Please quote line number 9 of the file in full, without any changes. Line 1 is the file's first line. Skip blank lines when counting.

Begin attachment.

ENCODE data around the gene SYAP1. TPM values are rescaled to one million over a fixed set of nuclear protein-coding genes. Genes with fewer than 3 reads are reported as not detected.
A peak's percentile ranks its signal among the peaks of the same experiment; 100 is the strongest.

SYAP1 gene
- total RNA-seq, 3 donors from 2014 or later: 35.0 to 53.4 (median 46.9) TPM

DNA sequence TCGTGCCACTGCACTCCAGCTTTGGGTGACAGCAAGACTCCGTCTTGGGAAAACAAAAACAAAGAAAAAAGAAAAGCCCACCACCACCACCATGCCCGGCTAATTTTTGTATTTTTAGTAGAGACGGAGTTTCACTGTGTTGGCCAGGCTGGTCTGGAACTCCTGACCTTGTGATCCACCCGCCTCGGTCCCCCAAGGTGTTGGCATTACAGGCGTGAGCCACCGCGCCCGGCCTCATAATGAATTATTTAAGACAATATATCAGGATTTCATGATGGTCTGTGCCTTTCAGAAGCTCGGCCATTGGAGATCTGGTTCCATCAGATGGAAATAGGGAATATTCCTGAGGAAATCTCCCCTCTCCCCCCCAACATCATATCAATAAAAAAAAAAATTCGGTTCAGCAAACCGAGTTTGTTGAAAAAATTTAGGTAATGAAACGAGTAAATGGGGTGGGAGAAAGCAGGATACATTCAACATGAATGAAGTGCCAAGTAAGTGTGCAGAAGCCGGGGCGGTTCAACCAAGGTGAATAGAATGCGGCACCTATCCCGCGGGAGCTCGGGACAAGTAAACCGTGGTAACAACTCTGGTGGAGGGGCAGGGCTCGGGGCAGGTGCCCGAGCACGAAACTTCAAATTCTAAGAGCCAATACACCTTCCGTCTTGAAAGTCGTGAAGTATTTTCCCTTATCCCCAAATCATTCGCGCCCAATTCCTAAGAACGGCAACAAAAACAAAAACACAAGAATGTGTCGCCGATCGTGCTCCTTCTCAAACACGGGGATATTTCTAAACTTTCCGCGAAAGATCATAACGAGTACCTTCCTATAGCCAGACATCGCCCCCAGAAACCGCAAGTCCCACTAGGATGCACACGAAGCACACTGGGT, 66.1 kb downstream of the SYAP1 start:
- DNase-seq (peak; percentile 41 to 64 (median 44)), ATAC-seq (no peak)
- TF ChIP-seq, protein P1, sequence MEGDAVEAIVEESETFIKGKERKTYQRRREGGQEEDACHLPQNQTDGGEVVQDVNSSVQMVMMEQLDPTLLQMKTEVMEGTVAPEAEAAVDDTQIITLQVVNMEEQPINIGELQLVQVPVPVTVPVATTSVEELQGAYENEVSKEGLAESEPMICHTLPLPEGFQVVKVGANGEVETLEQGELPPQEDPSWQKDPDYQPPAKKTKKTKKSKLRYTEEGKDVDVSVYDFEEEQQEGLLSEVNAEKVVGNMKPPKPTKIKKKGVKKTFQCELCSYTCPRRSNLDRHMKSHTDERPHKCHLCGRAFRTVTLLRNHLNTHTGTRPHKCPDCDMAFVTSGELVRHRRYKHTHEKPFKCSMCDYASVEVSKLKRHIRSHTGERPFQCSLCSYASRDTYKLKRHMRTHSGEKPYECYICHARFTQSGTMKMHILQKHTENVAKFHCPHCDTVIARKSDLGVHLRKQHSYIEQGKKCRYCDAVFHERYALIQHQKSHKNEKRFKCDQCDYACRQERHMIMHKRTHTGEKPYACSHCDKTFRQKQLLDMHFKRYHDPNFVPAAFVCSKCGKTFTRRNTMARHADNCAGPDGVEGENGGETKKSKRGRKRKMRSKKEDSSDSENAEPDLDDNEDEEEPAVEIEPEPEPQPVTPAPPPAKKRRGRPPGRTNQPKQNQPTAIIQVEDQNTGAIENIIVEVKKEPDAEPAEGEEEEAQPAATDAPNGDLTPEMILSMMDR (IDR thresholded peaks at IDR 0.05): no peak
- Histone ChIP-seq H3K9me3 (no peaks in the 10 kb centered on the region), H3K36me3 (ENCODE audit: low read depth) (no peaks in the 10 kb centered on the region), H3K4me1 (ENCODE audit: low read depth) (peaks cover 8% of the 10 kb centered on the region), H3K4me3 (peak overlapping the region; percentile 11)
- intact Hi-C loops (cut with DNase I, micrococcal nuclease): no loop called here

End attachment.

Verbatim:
- intact Hi-C loops (cut with DNase I, micrococcal nuclease): no loop called here